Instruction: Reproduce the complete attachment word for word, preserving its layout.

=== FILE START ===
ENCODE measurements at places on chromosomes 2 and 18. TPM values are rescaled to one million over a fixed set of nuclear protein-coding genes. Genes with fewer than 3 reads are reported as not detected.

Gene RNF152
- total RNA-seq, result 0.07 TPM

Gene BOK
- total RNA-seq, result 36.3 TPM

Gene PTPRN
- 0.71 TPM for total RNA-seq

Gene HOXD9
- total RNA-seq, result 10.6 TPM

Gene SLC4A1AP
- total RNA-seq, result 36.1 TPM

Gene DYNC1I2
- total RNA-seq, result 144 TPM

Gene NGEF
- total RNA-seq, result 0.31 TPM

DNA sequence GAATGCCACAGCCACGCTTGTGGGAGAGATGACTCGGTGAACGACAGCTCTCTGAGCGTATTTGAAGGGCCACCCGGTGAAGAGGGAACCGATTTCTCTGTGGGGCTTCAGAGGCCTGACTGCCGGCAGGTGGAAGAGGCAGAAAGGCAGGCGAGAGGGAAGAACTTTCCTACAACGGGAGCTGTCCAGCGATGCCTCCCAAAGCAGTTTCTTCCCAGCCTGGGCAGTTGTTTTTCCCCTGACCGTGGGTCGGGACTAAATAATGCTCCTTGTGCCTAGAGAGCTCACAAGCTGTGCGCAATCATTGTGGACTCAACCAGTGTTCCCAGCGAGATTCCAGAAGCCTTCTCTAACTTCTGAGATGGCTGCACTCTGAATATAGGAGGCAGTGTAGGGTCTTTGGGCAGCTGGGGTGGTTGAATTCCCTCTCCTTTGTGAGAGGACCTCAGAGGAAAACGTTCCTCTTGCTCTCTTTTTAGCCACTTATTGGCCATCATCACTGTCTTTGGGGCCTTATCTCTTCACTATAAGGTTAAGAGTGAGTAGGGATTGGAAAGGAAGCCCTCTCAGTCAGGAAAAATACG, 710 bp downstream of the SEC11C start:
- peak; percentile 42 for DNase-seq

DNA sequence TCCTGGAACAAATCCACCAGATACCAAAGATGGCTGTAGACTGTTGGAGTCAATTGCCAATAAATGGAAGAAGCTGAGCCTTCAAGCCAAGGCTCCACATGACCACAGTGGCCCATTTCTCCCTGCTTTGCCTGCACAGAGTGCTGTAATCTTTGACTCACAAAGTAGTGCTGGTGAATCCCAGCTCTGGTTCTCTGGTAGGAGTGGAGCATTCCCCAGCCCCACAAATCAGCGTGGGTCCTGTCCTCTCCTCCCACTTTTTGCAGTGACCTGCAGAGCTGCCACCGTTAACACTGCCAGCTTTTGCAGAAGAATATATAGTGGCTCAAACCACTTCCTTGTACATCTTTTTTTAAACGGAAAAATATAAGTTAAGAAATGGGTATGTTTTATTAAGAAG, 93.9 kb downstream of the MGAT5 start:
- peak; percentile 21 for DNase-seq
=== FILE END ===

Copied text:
ENCODE measurements at places on chromosomes 2 and 18. TPM values are rescaled to one million over a fixed set of nuclear protein-coding genes. Genes with fewer than 3 reads are reported as not detected.

Gene RNF152
- total RNA-seq, result 0.07 TPM

Gene BOK
- total RNA-seq, result 36.3 TPM

Gene PTPRN
- 0.71 TPM for total RNA-seq

Gene HOXD9
- total RNA-seq, result 10.6 TPM

Gene SLC4A1AP
- total RNA-seq, result 36.1 TPM

Gene DYNC1I2
- total RNA-seq, result 144 TPM

Gene NGEF
- total RNA-seq, result 0.31 TPM

DNA sequence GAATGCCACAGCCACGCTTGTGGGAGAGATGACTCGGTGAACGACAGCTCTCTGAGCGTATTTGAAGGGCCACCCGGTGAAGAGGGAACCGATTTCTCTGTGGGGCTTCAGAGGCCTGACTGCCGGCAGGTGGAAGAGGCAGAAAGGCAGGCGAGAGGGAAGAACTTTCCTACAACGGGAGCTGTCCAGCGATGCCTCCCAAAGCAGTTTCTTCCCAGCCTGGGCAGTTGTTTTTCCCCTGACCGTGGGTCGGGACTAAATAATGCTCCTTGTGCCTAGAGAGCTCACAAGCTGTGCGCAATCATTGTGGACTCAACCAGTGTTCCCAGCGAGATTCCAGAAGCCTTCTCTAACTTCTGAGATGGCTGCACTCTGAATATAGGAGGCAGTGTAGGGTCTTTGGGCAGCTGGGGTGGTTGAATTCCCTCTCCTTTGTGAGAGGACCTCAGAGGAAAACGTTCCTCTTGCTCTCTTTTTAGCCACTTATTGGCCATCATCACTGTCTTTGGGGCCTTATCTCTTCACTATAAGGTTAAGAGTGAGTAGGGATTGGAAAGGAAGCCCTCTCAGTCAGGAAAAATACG, 710 bp downstream of the SEC11C start:
- peak; percentile 42 for DNase-seq

DNA sequence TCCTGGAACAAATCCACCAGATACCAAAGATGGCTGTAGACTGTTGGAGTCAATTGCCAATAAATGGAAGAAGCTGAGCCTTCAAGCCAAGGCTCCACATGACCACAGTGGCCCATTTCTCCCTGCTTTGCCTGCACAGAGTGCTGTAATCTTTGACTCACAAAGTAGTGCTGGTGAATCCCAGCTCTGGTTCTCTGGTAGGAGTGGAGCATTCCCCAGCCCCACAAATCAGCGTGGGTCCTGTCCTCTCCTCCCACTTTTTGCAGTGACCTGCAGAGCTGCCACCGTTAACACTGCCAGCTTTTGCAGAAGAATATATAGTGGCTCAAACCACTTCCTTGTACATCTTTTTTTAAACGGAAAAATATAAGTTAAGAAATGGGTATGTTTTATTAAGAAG, 93.9 kb downstream of the MGAT5 start:
- peak; percentile 21 for DNase-seq